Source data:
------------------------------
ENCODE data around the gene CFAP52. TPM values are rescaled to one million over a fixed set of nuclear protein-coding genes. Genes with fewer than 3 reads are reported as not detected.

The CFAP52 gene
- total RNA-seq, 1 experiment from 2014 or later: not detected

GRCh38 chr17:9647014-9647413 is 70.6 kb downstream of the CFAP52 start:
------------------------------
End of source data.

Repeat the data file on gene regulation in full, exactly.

ENCODE data around the gene CFAP52. TPM values are rescaled to one million over a fixed set of nuclear protein-coding genes. Genes with fewer than 3 reads are reported as not detected.

The CFAP52 gene
- total RNA-seq, 1 experiment from 2014 or later: not detected

GRCh38 chr17:9647014-9647413 is 70.6 kb downstream of the CFAP52 start: